Cheers.

Re: oData is a sensible client API by William Martinez

Jean-Jacques, Stefan.
Funny to read you both. Reminds me of two brothers that love discussing and usually disagree, but actually like each other.
Client API (or should I say Client side framework), would be very difficult. Nothing related to uniform interface, as it is not about a client that offers connectivity at that level. It may be more related to HATEOAS and App semantics.
Still, yes, the client may be just an HTTP hiding wrapper for the JAVA language, that based on other APIs, will create a Stub and perform method invocation (RPC mapping again). Let's hope it is not that.

Cheers

Client API plus by Cristian Ebbens

It would be great if the Cliente API allow EASY and PRACTICAL ways for setting custom headers params (and any common/trivial setting of a HTTP request). I had "fun" during 2 days with the Resteasy way of doing it :(, and I must say the code was a lot more verbose that the one-liner it should! Thanks

Re: Client API plus by Raymond Feng

In Apache Tuscany (tusany.apache.org) project, we used a JAX-RS annotated interface to denote which parameters are mapped to query parameters, paths and headers in the same way as the server side. The runtime then provides a proxy of the client interface to dispatch the client calls to the HTTP layer.

For example, calling the following method will generate a HTTP request to invoke the REST service:

@Produces("application/xml")
Customer getCustomer(@QueryParam("id") String id);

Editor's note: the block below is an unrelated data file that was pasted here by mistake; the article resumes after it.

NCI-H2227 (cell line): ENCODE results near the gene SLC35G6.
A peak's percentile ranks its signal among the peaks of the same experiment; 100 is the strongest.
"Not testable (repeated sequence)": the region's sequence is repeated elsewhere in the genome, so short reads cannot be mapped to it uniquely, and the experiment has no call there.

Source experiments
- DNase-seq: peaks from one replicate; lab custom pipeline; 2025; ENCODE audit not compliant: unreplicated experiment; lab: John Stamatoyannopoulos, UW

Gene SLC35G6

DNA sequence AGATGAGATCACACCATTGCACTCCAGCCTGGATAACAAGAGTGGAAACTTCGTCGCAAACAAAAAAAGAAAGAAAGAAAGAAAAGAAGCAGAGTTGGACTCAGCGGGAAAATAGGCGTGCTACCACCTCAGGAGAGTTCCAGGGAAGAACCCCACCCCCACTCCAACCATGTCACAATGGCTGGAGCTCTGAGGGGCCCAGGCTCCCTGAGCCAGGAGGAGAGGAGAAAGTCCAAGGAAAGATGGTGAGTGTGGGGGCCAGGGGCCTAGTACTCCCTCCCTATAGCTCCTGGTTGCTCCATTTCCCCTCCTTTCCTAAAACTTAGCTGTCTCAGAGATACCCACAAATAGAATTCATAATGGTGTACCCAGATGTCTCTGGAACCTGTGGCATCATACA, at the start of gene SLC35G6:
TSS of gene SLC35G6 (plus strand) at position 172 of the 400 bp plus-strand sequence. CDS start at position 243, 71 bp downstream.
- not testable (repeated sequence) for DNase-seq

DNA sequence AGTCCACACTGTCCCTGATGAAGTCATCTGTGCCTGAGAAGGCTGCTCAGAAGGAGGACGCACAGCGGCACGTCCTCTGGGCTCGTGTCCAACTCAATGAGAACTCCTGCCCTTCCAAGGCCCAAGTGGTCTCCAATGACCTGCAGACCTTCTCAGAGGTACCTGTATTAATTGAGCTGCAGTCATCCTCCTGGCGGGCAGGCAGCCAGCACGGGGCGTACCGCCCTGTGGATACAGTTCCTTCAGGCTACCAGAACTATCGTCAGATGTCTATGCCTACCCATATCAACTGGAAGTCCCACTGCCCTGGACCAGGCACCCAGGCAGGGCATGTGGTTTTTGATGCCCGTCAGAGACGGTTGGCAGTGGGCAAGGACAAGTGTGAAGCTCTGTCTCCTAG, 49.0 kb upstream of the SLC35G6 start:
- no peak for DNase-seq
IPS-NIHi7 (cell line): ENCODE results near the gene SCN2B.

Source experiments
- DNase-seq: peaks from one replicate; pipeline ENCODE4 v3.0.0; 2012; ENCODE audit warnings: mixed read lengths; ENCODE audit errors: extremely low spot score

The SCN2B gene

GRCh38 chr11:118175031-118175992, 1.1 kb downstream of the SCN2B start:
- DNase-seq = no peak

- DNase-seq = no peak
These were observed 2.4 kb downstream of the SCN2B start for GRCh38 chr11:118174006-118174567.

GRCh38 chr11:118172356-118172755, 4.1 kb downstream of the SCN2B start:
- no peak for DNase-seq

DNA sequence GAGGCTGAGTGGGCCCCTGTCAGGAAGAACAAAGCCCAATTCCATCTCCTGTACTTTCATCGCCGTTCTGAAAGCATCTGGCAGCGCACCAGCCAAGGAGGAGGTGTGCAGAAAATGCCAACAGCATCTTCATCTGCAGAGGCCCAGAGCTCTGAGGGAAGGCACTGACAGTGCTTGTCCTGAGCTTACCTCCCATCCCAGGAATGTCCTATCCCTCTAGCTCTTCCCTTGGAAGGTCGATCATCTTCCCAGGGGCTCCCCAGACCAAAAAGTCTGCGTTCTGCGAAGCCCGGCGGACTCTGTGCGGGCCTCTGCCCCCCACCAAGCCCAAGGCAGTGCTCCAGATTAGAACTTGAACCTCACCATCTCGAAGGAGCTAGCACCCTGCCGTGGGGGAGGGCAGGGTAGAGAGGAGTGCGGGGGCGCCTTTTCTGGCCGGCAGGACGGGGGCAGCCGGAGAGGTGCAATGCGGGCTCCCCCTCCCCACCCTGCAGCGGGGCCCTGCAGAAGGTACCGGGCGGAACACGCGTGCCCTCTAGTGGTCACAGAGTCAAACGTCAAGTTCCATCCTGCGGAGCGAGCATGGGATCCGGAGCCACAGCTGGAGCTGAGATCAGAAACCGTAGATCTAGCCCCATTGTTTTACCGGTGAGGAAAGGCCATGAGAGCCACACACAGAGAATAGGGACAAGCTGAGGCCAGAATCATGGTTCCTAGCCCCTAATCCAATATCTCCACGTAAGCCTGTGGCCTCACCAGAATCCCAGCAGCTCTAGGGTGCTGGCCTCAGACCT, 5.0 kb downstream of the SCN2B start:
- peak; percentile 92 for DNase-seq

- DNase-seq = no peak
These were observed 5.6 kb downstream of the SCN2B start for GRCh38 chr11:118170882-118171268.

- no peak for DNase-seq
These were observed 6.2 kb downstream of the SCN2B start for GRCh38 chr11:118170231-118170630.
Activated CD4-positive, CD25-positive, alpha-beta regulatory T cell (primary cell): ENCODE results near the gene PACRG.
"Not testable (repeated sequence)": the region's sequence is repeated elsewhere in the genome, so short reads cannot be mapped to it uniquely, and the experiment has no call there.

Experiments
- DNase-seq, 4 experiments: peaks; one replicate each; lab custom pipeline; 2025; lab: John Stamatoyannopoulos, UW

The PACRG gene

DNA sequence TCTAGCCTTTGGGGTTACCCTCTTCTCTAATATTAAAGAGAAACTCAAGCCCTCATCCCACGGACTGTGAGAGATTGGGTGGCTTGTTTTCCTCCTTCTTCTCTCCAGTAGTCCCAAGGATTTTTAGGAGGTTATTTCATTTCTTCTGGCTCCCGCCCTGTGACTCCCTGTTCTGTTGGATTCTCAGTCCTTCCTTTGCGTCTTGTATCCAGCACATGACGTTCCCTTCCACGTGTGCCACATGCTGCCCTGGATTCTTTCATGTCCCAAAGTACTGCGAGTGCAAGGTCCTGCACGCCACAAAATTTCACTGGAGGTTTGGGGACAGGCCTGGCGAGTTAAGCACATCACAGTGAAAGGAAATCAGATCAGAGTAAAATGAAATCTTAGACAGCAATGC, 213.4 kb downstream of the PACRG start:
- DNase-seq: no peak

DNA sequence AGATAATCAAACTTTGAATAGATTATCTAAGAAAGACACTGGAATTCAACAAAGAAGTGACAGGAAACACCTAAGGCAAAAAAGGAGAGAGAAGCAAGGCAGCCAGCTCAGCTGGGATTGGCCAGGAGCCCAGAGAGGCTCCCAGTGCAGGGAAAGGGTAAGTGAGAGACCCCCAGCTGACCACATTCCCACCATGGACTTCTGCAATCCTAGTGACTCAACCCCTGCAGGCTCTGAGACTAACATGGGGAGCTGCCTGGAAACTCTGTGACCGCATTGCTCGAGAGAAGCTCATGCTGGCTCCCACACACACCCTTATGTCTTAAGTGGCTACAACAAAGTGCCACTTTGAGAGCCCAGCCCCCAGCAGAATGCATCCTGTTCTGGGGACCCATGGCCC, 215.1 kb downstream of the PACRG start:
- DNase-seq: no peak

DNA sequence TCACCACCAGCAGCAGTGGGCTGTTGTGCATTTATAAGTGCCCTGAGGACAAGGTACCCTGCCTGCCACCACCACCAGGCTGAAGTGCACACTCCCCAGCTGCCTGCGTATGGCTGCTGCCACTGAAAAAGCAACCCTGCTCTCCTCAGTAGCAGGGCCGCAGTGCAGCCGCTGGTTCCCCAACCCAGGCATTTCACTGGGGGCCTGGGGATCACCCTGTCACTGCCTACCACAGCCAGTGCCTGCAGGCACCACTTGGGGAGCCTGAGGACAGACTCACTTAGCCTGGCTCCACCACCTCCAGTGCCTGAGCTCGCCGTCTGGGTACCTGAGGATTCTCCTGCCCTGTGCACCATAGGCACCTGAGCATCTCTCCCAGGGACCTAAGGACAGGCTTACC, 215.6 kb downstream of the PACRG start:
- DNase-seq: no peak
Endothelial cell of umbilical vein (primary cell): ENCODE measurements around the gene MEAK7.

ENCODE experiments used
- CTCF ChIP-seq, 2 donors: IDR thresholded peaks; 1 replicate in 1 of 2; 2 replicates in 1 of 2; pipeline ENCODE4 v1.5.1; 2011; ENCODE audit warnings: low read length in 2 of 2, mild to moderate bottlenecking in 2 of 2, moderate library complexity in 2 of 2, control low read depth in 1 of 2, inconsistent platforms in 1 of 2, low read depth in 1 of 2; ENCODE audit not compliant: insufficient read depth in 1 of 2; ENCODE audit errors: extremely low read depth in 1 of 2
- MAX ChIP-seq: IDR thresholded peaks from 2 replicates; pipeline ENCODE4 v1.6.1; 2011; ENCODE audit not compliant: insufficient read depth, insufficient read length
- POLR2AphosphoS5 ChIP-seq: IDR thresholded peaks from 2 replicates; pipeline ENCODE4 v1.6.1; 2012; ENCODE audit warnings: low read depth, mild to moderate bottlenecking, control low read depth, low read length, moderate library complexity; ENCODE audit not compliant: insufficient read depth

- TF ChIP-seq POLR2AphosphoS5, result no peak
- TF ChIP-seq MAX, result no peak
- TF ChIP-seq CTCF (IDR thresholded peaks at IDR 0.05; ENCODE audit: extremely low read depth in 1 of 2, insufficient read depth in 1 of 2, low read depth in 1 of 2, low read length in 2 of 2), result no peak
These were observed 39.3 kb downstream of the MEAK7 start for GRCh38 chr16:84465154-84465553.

Tuscany SCA can inject the proxy to the client component. People may take this a "RPC" style, but it really simplifies the client code, IMO.

Thanks,
Raymond

Re: Client API plus by Jean-Jacques Dubray

sorry, but I have to smile quite a bit, not because of what you said Raymond, but about what people like Stefan, Tim, Steve, Bill and a few others claimed back in 2007.

I have made a proposal a while back for a RESTful client programming model here using an Xtext based DSL in response to Stefan finally admitting that "OO is pretty much a barrier to RESTfulness":

www.ebpml.org/blog2/index.php/2010/07/08/mde-be...

but what do I know?

I think I am missing something by Boris Lublinsky

Building Client APIs support seems like a good idea (although this contradict to initial REST claims, that REST is better than WS, because it does not require heavy frameworks), but this is what bothers me:
As a foundation for client APIs you are proposing not a language independent interface definition (Yes, I am stopping short of using the W word), but rather Java interface. This will effectively leads to morphing REST into RMI with expensive protocol and marshaling. I understand that this is JAX-RS, but what about poor bastards that are using other languages, like C#, JavaScript, etc.
It also means throwing away many good things, for example loose coupling. In this approach it is slightly less coupled then RMI, but coupled enough.
Another topic is adding MVC to JAX-RS. I doubt it really makes a lot of sense. I was always fighting developers that where trying to merge business logic implementation with protocol implementation. The rational was always that interfaces come and go, while business implementation stays. Merging JAX-RS with MVC will inevitably lead to bleeding of some business logic into interface implementation

Re: oData is a sensible client API by Juergen Brendel

@JJD: Sorry to hear about your bad experiences with REST. Badly maintained and out of date documentation is certainly a problem. With our RESTx project, we tried to avoid this by having the documentation generated automatically by the server. So, any new resources or components, etc. were automatically discoverable (by following links). Meta data (about parameters and types, for example) was also automatically generated by the server. Those things therefore were never out of date.

I think this sort of built-in, automatic generation of meta data / documentation about a resource is very helpful, especially once you have APIs where even users can create new resources. In that case, it's actually pretty much mandatory that the system documents itself and stays up to date.